Marcia and I applied for Aliyah in 2010 under the “Jewish grandparent provision.” During an interview in the U.S., the shaliach (emissary) from the Jewish Agency indicated that my belief in Yeshua as the Jewish Messiah would be problematic. Our application was, as hinted, rejected at first, but, shortly afterward, perhaps coincidentally, it was accepted after the U.S. State Department complained to the Israeli Interior Ministry about their treatment of Messianic Jews.
What led you to make Aliyah?
When Marcia challenged me to write the first novel based on the book of Daniel, I spent a lot of time doing research to develop a timeline for the story—which initially I knew almost nothing about. After a year passed I had read the first six chapters of Daniel several times in many translations and also, by necessity, Jeremiah, Isaiah, Ezekiel, Habakkuk and Zechariah. Reading these (as well as a ton of extra-biblical material about the period from 720 to 539 BCE) amounted to my unintentionally reading scripture every day. The result was quite a surprise. Very slowly, my eyes began to open to scripture’s complexity and truth. As I increasingly grew to understand Yeshua as the Jewish Messiah, Marcia and I also experienced an amazing number of unlikely references to Aliyah in our reading and through others whom we met.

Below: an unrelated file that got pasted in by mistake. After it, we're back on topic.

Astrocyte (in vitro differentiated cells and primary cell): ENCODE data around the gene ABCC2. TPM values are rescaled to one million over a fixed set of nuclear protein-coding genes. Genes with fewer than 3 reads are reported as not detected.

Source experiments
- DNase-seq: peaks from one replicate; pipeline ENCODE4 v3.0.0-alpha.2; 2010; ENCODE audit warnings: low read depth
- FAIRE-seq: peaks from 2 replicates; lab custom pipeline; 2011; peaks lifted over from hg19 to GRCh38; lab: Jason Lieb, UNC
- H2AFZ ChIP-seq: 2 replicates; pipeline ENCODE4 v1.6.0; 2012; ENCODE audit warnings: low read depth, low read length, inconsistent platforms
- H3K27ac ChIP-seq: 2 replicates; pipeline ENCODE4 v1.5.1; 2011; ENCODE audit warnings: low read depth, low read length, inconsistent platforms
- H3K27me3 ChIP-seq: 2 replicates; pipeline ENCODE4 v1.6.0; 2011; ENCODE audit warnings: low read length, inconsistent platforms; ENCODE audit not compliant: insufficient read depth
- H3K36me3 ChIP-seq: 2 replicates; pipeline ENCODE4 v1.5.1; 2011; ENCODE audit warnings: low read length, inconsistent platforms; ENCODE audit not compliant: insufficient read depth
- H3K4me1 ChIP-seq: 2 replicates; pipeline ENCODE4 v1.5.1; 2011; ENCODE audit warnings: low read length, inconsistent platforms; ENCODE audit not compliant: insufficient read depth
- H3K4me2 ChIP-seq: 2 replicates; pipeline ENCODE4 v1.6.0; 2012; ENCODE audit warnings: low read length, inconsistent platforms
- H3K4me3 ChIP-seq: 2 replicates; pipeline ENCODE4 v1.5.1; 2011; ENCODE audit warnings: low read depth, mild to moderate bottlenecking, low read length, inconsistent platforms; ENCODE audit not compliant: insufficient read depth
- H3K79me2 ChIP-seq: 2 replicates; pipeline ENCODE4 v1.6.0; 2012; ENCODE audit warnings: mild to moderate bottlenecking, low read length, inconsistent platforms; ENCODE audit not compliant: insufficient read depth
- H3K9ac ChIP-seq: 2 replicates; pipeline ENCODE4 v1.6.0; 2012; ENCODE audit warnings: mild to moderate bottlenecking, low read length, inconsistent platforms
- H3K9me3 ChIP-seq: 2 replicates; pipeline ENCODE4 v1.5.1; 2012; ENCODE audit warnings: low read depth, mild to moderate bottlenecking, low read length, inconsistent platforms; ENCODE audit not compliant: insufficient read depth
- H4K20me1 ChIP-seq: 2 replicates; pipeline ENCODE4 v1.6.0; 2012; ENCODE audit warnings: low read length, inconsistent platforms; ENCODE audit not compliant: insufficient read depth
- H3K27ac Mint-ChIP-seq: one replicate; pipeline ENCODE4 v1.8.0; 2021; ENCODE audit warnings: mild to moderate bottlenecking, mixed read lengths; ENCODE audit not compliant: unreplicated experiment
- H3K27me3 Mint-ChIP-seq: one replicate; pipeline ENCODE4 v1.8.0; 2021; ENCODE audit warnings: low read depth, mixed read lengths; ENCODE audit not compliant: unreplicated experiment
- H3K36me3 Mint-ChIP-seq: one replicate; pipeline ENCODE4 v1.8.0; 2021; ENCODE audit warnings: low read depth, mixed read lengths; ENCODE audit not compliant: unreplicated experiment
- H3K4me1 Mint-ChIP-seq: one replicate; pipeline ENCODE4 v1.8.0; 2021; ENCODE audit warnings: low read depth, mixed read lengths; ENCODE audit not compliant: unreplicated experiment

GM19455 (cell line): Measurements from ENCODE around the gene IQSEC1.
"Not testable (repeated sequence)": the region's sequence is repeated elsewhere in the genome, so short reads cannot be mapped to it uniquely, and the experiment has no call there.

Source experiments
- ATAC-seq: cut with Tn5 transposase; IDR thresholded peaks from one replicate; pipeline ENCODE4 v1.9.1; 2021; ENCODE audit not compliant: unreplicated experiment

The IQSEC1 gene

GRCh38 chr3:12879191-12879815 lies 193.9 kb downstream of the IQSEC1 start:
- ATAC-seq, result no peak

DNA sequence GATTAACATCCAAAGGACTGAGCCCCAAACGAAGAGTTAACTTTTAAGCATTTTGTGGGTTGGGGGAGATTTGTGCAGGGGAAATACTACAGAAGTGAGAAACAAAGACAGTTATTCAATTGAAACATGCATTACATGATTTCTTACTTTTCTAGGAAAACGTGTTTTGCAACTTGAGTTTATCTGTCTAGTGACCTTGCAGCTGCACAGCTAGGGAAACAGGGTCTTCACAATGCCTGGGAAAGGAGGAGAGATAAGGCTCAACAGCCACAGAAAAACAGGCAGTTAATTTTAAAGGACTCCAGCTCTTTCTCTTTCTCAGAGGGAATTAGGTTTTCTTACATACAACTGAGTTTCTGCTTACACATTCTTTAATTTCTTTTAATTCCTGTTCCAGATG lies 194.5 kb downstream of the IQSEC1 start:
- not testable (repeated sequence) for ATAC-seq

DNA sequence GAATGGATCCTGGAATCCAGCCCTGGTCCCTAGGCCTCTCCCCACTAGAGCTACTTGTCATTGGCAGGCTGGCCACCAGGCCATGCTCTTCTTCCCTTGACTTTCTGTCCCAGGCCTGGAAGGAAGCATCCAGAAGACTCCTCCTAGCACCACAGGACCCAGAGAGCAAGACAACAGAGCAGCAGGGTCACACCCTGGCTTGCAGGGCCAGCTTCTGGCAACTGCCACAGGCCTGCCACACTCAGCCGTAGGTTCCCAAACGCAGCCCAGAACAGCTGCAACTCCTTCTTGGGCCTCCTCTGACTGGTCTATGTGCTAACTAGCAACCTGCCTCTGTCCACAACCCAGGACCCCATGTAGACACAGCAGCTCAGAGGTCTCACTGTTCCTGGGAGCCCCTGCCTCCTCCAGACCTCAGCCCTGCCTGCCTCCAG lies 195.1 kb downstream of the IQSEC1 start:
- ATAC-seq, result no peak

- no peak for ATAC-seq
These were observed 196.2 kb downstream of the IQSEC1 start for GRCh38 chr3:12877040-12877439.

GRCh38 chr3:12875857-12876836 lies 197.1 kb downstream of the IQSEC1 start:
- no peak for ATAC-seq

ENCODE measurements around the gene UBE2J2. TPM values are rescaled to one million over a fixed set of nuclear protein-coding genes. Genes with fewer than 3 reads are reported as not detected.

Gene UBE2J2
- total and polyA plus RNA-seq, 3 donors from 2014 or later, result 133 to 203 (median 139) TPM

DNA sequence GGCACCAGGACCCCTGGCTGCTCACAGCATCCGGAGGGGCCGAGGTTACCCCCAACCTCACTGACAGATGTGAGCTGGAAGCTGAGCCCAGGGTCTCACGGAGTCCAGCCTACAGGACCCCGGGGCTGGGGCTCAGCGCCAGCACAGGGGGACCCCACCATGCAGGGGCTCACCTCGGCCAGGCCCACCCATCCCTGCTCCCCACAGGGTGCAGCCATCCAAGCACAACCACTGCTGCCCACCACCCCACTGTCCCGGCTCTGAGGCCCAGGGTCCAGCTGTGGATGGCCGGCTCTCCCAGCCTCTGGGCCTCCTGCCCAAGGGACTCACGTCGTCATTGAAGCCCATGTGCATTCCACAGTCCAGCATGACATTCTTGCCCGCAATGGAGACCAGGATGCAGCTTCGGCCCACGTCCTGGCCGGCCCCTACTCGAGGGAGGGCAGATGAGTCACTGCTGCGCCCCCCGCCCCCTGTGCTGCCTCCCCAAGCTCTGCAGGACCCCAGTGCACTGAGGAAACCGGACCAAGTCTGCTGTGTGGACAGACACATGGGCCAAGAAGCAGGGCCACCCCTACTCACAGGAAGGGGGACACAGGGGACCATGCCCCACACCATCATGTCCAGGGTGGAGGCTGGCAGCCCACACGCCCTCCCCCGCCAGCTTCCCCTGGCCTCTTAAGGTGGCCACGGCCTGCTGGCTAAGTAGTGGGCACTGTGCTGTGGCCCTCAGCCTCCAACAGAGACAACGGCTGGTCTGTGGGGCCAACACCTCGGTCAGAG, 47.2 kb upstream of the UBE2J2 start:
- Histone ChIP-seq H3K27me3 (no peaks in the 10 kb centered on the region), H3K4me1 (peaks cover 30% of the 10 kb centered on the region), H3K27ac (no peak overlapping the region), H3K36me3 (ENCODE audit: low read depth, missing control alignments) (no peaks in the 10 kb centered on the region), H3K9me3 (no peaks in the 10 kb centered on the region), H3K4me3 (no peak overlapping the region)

By the time we actually applied for Aliyah it seemed less like our decision than as having received supernatural marching orders. It was a special time and, of course, our coming home to Israel has never disappointed. Without ever having visited, we arrived in March of 2011 to stay. And we love it here.
What keeps you here in Israel?
Despite the ongoing challenges of learning Hebrew and adjusting to a dramatically different culture, we have never been happier or felt that our lives have been more meaningful. Everyone in the land seems to have a fascinating story and even the most diverse of us share something important and eternal. Though we visit the States periodically to visit family, we wholeheartedly embrace the phrase, “Ein li eretz acheret” (I have no other land). Israel is our home.
This article previously appeared in Kehila News Israel in substantially the same form and is reproduced here with permission.